Accessibility links

Researchers Working to Solve Planet 9 Mystery

An artist's rendering shows the distant view from "Planet Nine" back towards the sun, in this handout photo provided by the California Institute of Technology (Caltech) in Pasadena, California, Jan. 20, 2016.

Scientists are pretty sure Planet Nine is out there, they just can't figure out how it got to the outer reaches of our solar system.

That's the perplexing conclusion of some new research by astronomers at the Harvard-Smithsonian Center for Astrophysics (CfA).

"The evidence points to Planet Nine existing," says Gongjie Li, a CfA astronomer and lead author on the new research. "...but we can't explain for certain how it was produced."

Long journey

The existence of Planet Nine has been the stuff of myth and mystery for years.

For conspiracy theorists, it has long been the mythical planet Nibiru that winds its way to earth every 10,000 years or so, leaving destruction in its wake.

That ridiculousness aside, scientists have long been noticing odd things about the movements of a few extrasolar bodies way out beyond Neptune.

These little planetoids are called dwarf planets, because they are much smaller than Earth. Pluto - the former ninth planet in our solar system before it was 'demoted' from planetary status - is one, then there's Eris, and Makemake, and a host of others.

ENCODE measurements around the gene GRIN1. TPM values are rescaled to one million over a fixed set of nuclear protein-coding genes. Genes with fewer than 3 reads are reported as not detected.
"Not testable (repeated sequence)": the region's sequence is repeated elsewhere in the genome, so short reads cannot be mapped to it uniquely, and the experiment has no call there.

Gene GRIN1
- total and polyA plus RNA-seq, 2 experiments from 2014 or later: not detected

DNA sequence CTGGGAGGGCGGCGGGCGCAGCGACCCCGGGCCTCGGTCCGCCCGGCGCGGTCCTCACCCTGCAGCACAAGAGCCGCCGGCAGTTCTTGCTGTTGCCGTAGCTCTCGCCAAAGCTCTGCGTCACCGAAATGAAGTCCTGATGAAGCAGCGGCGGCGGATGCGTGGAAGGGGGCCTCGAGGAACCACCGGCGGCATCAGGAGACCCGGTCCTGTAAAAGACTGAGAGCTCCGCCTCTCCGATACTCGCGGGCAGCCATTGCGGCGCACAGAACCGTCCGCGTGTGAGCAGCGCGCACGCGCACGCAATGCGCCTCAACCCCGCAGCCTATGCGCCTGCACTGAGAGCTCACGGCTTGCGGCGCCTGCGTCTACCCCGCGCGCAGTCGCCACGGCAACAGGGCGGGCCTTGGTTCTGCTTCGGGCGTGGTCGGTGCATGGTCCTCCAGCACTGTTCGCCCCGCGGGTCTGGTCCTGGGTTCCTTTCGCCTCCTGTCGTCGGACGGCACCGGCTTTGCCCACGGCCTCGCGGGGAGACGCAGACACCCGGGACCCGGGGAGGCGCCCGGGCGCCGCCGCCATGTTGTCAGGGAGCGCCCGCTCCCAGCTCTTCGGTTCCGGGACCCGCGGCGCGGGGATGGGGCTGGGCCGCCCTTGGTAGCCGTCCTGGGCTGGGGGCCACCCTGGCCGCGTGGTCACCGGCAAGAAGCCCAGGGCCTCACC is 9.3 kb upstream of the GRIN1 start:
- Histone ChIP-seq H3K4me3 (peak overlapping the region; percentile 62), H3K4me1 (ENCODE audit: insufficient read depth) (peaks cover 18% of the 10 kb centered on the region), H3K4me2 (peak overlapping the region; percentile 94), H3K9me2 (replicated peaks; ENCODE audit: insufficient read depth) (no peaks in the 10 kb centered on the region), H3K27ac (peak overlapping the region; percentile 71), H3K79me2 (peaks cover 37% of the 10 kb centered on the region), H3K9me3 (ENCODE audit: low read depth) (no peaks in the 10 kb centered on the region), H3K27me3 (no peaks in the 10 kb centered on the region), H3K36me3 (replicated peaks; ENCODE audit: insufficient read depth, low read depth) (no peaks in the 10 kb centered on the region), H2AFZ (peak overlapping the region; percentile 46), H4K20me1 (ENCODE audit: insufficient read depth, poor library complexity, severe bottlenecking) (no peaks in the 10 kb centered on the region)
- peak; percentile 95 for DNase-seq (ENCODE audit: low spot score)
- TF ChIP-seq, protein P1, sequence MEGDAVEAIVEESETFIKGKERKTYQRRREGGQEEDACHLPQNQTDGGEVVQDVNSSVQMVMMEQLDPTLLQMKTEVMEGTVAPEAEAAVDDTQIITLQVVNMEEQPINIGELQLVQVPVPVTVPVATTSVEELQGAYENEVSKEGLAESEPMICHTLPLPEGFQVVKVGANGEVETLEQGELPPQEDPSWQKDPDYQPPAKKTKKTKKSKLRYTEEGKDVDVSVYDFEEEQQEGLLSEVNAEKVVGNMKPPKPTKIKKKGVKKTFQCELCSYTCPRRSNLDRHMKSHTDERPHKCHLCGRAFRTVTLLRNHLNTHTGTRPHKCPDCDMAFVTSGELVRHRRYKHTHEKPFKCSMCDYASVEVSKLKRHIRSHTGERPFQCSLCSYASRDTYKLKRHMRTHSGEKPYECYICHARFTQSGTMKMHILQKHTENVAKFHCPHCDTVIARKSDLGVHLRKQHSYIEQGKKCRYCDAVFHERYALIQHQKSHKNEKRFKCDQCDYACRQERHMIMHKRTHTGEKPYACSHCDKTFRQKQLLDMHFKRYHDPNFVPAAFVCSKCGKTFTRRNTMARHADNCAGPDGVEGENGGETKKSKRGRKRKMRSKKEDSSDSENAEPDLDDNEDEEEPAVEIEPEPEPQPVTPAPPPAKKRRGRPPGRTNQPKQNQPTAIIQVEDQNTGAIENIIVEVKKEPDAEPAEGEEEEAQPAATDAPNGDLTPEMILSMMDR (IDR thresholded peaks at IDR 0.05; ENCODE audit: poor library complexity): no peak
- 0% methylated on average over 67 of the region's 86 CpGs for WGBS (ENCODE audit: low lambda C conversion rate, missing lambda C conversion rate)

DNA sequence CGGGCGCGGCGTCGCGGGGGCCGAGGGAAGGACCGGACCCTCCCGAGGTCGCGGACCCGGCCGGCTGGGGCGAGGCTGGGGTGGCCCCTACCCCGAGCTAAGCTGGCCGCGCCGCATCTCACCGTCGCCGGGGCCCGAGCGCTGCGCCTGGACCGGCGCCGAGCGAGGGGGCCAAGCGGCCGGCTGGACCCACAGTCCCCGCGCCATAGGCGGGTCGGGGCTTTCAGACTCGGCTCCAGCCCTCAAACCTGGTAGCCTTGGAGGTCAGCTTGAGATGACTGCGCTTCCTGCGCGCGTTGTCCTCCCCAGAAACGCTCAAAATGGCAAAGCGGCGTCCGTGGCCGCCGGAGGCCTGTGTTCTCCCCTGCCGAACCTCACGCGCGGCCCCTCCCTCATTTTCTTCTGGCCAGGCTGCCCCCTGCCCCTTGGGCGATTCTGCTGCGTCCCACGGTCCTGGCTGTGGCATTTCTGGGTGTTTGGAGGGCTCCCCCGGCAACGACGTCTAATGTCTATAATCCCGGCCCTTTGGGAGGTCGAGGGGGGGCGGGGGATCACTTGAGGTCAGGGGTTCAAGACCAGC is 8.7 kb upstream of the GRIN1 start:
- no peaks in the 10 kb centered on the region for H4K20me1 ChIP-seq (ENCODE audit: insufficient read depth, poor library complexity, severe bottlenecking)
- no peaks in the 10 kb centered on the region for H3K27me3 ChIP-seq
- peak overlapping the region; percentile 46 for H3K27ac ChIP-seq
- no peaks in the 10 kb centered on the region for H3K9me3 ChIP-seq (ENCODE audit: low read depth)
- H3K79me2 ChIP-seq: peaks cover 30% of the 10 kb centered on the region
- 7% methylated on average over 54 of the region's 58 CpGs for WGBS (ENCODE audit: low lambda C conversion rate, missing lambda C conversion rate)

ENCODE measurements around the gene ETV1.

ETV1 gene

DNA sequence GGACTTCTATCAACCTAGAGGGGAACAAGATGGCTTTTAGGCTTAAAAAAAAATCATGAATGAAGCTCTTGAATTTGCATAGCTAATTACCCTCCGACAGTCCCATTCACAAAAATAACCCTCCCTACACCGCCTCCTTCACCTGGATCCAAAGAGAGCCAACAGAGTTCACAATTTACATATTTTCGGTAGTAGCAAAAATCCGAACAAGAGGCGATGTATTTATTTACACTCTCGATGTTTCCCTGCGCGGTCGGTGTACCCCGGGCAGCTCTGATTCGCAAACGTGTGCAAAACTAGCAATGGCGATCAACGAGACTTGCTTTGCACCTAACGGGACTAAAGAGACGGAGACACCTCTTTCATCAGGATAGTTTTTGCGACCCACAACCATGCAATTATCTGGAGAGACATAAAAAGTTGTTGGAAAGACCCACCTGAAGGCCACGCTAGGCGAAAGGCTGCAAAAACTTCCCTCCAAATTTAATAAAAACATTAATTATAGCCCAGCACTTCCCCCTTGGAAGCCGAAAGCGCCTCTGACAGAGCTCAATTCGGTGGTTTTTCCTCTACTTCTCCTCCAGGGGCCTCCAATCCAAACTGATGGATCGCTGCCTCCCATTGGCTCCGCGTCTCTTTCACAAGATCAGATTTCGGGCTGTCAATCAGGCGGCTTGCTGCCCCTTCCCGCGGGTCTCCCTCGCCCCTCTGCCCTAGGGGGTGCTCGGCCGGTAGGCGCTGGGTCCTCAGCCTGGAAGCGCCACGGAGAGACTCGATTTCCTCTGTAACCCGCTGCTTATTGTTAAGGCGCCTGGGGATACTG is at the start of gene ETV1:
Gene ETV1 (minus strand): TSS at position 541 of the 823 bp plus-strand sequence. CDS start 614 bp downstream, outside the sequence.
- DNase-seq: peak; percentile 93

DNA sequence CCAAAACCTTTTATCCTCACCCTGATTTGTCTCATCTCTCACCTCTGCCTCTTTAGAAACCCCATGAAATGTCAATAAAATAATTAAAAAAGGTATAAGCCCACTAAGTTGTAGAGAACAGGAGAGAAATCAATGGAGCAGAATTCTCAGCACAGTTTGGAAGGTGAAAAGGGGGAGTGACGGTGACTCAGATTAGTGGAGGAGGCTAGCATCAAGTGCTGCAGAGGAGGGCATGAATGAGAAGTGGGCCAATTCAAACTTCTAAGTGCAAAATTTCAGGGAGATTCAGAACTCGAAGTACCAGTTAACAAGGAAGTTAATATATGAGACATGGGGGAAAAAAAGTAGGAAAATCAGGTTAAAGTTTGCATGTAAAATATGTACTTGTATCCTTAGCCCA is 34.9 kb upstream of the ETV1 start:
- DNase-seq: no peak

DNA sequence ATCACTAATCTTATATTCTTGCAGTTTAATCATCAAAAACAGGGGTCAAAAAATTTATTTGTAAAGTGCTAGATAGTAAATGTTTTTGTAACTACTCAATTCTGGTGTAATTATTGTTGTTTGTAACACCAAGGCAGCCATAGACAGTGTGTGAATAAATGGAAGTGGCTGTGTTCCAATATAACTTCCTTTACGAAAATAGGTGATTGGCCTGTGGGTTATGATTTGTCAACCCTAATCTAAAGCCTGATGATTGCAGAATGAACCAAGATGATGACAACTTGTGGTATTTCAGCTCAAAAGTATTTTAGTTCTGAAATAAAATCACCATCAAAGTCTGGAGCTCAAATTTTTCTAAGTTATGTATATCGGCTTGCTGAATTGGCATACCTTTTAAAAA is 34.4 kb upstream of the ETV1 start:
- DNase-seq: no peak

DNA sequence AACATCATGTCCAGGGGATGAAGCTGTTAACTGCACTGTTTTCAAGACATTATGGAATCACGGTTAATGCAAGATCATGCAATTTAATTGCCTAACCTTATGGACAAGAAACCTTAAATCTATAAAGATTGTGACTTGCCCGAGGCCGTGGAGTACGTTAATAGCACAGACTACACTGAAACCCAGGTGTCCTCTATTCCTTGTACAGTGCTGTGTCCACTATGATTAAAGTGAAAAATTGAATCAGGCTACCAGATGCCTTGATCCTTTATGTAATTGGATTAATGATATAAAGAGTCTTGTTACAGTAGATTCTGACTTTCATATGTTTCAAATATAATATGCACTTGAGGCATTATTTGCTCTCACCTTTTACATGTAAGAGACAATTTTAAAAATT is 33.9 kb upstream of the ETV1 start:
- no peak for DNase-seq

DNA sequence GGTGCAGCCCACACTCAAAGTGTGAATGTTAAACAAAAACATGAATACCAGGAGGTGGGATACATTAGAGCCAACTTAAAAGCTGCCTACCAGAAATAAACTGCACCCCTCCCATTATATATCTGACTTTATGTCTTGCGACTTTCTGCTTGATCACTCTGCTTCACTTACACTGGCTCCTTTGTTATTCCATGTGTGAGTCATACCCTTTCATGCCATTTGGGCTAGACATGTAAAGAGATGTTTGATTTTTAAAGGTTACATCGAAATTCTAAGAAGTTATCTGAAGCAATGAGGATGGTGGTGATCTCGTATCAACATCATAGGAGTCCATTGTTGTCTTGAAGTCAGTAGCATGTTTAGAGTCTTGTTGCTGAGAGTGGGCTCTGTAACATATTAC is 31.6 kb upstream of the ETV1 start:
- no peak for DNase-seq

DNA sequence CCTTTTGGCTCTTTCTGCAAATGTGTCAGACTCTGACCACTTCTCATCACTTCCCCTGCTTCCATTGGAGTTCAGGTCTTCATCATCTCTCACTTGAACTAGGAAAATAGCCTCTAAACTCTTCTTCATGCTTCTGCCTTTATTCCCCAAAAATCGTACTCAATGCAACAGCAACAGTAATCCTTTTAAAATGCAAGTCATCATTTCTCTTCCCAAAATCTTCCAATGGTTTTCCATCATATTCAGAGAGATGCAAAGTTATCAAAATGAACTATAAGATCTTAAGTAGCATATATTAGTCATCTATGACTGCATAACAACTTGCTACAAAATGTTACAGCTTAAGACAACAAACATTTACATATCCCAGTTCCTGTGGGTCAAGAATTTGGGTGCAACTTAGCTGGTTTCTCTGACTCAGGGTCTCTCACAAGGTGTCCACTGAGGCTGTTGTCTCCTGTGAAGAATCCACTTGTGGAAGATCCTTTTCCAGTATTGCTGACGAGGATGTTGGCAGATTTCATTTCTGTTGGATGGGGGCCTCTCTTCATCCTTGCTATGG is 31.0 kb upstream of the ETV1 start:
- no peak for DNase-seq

But it was the movements of two planetoids in particular, Sedna and 2012 VP that caught the eye of some Caltech scientists.

In January, Mike Brown and Konstantin Batygin published research that crunched the numbers and pretty definitively proved that there is something very big, much bigger than Earth out there, tossing around all the little guys.

They named it Planet Nine. It has about 10 times the mass of Earth, and its year is measured between 10 and 20,000 years.

OK it's there! But how?

Since then, scientists have been working to learn more about this super Earth, and they're not getting any definitive answers.

In this new report, astronomers reportedly ran millions of computer simulations to test one way that such a large planet ended up in the outskirts of our solar system. That scenario involves a star that moved close enough to our sun to pull Planet Nine out into its orbit. The math says there's only a 10 percent chance of that happening.

Li's new research was just accepted for publication in the Astrophysical Journal Letters.

But that's not the end of the story!

Some of Li's colleagues have already submitted two complementary papers to the Astrophysical Journal.

Their work presents two other likely scenarios: one is that Planet Nine formed in the same neighborhood as our other big guys, Jupiter and Saturn, and that a series of gravitational tugs bullied it out of the region.

The other possibility is that Planet Nine actually formed as it was, way out in the hinterlands.

It's a mystery that astronomers are excited to solve.

"The nice thing about these scenarios is that they're observationally testable," CfA astronomer and author Scott Kenyon points out. "A scattered gas giant will look like a cold Neptune, while a planet that formed in place will resemble a giant Pluto with no gas."

Stay tuned.